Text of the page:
The new head of the NEA faces tough issues
July 24, 1998
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What will happen if Congress continues to cut funding? How does the U.S. art world compare with other countries? Does the NEA need to promote itself? Who should decide what is the "decent" standard for art?
June 25, 1998:
A NewsHour interview with the new head of the NEA, Willliam Ivey.
March 31, 1998:
The Supreme Court hears arguments in the case of the NEA vs. Finley.
February 6, 1998:
An Online Forum explores to benefits and pitfalls of corporate sponsorship of the arts.
Browse the NewsHour's coverage of Arts & Entertainment.
A question from Jeremy Carlit of Laurel, MD: You seem to have a very eclectic artistic background. In your opinion, what is the difference between high and low art? What influence do you think your leadership will have on the projects funded by the NEA?
William Ivey answers:
I wouldn't distinguish art on the basis of whether it represents "high" or "low" culture. Rather, there are many forms of art, which developed -- and continue to develop -- in different historical, social, and communal settings.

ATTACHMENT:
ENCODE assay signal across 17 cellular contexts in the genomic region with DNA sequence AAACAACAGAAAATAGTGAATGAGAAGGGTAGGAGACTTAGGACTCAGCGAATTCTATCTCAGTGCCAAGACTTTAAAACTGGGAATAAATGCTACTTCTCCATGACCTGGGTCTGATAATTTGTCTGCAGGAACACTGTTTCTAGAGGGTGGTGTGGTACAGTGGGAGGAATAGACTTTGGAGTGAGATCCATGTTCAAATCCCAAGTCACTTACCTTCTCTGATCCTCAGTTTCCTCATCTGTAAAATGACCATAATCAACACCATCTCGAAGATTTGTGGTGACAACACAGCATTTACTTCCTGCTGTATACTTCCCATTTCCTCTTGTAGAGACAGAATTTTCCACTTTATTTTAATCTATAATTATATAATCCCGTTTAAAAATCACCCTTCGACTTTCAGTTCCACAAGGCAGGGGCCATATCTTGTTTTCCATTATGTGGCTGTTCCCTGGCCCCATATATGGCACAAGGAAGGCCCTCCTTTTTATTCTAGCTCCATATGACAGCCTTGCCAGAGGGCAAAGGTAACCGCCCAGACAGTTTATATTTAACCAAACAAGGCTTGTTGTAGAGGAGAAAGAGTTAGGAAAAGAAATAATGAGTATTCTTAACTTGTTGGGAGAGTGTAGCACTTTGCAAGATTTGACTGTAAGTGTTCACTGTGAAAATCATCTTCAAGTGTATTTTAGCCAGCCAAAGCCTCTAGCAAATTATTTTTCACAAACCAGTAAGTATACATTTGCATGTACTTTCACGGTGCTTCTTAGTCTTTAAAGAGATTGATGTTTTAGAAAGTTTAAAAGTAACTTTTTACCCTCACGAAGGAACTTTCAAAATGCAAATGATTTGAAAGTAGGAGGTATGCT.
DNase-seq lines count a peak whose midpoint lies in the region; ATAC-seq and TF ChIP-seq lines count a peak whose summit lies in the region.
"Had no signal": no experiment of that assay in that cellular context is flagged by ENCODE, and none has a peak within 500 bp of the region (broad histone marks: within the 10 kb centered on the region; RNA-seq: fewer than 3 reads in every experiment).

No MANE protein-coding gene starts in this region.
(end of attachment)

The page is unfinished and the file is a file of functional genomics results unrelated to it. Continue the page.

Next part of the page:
One of the finest attributes of our democratic society is the way in which diverse art forms stand proudly side by side. In fact, if you go back a few centuries there was a time when no one distinguished between "high" and "low" art. Shakespeare's plays are a good example; they were attended by persons from many walks of life at the original Globe Theater in London, and people went to them sometimes seeking pure entertainment and sometimes seeking profound spiritual insights.
More recently, any boundaries that might define art as "high" or "low" are dissolving. Many classically-trained musicians, for example, are equally comfortable performing in a jazz or folk idiom and have come to be called "crossover" artists. It's important to remember that today's creators often become tomorrow's classics. Our job is to recognize excellence - to encourage the best artists and art organizations who create and present works in a variety of artistic traditions.
Under my leadership the Endowment will continue its mission of fostering the excellence, diversity, and vitality of the arts in the United States and broadening public access to the arts. We will continue to fund projects of many genres and styles. We will continue to support projects that promote lifelong learning in the arts. And we will work to preserve America's unique cultural heritage for future generations.
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